CARLSBAD — Less than one year ago, the region’s latest group of professionals was sitting at about 20 members.
Now, the San Diego Tech Hub has exploded to about 2,000 and is also actively engaging in charitable giving and engagement with other nonprofits. The tech hub is a collective of business professionals spanning the workforce spectrum, from communications, tech and construction, to name a few, who also use technology to maximize their network, efficiency, productivity and find talent.
It’s the brainchild of Claude Jones, the senior director of engineering at Walmart Labs. But while he wanted to connect the tech community and other professionals, the other pillar was to engage and give back through charitable donations, whether it’s time or money.
During its Oct. 29 meeting at Walmart Labs, the tech hub presented a $500 check to Junior Achievement San Diego, better known as the founders of Biz Town, where the county’s fifth-graders learn about city government.
Junior Achievement reaches more than 35,000 students per year and partners with industries to deliver real-life experiences, Vivek said. The organization’s curriculum is in line with Common Core and they connect with about 10,000 to 13,000 in schools, while the rest come on site for instruction, which also includes financial literacy, work readiness and entrepreneurship.
They partner with businesses to deliver real-world experiences to help students figure out their next steps in life, Vivek said.
“I’m a part of the tech hub because it is one of those career pathways that, that from a Junior Achievement standpoint, is important for us to expose to young people in our communities,” said Sidd Vivek, chief executive officer of JASD.
For Jones, though, such donations are just the tip of the iceberg. The hub has sponsors for each monthly event, and those funds generated are then passed forward to another worthy cause.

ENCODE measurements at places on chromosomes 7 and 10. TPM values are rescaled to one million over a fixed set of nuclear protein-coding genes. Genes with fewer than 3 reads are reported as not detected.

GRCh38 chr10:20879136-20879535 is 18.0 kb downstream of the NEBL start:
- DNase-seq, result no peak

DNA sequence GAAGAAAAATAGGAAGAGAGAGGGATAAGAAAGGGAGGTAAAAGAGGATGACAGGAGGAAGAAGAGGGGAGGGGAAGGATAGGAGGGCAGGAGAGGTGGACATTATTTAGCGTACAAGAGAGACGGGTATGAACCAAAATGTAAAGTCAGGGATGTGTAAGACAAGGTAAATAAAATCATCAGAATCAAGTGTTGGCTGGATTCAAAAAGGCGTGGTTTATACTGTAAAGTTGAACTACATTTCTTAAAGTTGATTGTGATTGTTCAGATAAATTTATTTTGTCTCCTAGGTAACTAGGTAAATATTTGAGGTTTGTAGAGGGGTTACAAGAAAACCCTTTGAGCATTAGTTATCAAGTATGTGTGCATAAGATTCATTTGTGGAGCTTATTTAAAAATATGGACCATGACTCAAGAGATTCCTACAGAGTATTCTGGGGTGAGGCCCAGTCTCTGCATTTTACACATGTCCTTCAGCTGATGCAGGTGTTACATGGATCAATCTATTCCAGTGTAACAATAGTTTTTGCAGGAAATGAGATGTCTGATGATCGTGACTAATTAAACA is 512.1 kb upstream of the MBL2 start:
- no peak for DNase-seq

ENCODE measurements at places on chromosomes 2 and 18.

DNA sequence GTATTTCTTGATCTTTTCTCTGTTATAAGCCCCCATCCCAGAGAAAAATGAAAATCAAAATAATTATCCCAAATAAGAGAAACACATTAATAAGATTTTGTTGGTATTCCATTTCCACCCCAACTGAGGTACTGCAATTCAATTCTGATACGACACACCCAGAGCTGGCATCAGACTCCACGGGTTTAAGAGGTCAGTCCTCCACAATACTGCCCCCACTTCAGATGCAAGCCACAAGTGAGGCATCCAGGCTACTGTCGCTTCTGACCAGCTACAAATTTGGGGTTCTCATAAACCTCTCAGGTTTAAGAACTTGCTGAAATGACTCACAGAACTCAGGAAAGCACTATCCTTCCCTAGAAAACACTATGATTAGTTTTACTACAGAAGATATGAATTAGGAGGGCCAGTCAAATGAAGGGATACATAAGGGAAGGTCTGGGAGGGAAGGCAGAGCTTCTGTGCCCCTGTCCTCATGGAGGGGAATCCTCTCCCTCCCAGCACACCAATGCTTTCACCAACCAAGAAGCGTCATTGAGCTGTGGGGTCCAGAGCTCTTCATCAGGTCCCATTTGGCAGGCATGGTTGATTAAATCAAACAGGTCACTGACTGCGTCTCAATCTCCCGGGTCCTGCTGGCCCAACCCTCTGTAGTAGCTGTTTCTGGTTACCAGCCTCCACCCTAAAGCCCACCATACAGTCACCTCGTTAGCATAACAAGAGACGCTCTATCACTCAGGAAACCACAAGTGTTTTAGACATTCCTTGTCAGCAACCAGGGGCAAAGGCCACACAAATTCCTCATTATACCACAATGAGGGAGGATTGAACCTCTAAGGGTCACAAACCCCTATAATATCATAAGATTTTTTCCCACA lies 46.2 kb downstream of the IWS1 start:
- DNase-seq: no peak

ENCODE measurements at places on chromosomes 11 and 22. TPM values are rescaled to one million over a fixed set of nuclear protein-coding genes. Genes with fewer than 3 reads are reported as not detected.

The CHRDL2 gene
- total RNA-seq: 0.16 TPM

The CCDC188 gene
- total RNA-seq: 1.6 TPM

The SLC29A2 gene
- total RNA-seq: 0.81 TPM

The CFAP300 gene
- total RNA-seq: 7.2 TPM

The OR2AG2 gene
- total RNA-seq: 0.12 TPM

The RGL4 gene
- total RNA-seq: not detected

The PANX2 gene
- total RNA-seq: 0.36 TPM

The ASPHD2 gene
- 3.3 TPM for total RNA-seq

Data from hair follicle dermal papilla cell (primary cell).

In addition, members of the hub have also created Open Source Saturday in Vista, which encourages youth and others to code; and Be the Boss, which gave students in Vista an opportunity to create their own business; and a mentoring program with Smogborg.
Jones said having individuals who are business professionals with a passion for social good creates opportunities otherwise not possible.
“You have more of an authentic relationship in getting things done,” he added. “It creates a sense of community.”
Tech hub founding members Nick Parisi, who is the chief marketing officer for FieldLevel, and Attila Ambrus, president of Hakott Digital, said the collection of like-minded professionals will only strengthen and help the hub’s community outreach and influence growth.
Parisi said the group is trying to affect positive change through action by leveraging personal and professional networks. The group communicates through its open Slack channel to connect talent with jobs, along with generating ideas for social good programs, among others.
“It’s a group of like-minded individuals who actually created this community,” Ambrus said. “We want to give back and actually transform the whole San Diego County.”